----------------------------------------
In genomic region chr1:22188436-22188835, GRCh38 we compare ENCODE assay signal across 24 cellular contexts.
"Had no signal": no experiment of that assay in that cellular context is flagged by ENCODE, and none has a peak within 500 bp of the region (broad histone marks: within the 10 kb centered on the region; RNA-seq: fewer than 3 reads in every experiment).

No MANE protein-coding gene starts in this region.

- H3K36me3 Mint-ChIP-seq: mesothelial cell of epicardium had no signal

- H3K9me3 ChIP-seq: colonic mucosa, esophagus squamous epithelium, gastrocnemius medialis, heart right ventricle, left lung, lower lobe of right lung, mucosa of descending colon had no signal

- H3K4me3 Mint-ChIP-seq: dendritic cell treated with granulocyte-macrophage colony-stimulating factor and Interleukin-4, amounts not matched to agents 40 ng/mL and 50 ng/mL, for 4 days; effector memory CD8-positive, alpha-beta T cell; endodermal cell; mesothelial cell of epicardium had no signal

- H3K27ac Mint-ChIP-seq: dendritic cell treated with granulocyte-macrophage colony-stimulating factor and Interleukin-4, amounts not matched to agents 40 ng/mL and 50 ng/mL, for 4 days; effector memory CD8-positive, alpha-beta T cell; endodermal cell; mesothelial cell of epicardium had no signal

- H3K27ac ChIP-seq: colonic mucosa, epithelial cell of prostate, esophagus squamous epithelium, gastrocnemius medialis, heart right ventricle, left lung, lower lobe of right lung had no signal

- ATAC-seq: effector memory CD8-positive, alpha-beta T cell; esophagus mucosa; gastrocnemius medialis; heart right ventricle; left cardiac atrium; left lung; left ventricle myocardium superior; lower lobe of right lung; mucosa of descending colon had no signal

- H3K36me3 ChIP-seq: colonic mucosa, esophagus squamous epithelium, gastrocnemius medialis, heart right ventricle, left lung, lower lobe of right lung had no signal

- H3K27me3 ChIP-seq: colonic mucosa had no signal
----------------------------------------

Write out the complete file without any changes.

In genomic region chr1:22188436-22188835, GRCh38 we compare ENCODE assay signal across 24 cellular contexts.
"Had no signal": no experiment of that assay in that cellular context is flagged by ENCODE, and none has a peak within 500 bp of the region (broad histone marks: within the 10 kb centered on the region; RNA-seq: fewer than 3 reads in every experiment).

No MANE protein-coding gene starts in this region.

- H3K36me3 Mint-ChIP-seq: mesothelial cell of epicardium had no signal

- H3K9me3 ChIP-seq: colonic mucosa, esophagus squamous epithelium, gastrocnemius medialis, heart right ventricle, left lung, lower lobe of right lung, mucosa of descending colon had no signal

- H3K4me3 Mint-ChIP-seq: dendritic cell treated with granulocyte-macrophage colony-stimulating factor and Interleukin-4, amounts not matched to agents 40 ng/mL and 50 ng/mL, for 4 days; effector memory CD8-positive, alpha-beta T cell; endodermal cell; mesothelial cell of epicardium had no signal

- H3K27ac Mint-ChIP-seq: dendritic cell treated with granulocyte-macrophage colony-stimulating factor and Interleukin-4, amounts not matched to agents 40 ng/mL and 50 ng/mL, for 4 days; effector memory CD8-positive, alpha-beta T cell; endodermal cell; mesothelial cell of epicardium had no signal

- H3K27ac ChIP-seq: colonic mucosa, epithelial cell of prostate, esophagus squamous epithelium, gastrocnemius medialis, heart right ventricle, left lung, lower lobe of right lung had no signal

- ATAC-seq: effector memory CD8-positive, alpha-beta T cell; esophagus mucosa; gastrocnemius medialis; heart right ventricle; left cardiac atrium; left lung; left ventricle myocardium superior; lower lobe of right lung; mucosa of descending colon had no signal

- H3K36me3 ChIP-seq: colonic mucosa, esophagus squamous epithelium, gastrocnemius medialis, heart right ventricle, left lung, lower lobe of right lung had no signal

- H3K27me3 ChIP-seq: colonic mucosa had no signal